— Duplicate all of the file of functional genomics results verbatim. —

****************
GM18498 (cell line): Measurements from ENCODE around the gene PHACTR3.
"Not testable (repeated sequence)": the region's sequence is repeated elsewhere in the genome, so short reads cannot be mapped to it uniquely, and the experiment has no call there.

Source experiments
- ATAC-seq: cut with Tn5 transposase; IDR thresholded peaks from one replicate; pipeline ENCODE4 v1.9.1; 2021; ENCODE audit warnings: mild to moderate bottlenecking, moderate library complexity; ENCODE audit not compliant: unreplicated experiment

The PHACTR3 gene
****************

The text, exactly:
GM18498 (cell line): Measurements from ENCODE around the gene PHACTR3.
"Not testable (repeated sequence)": the region's sequence is repeated elsewhere in the genome, so short reads cannot be mapped to it uniquely, and the experiment has no call there.

Source experiments
- ATAC-seq: cut with Tn5 transposase; IDR thresholded peaks from one replicate; pipeline ENCODE4 v1.9.1; 2021; ENCODE audit warnings: mild to moderate bottlenecking, moderate library complexity; ENCODE audit not compliant: unreplicated experiment

The PHACTR3 gene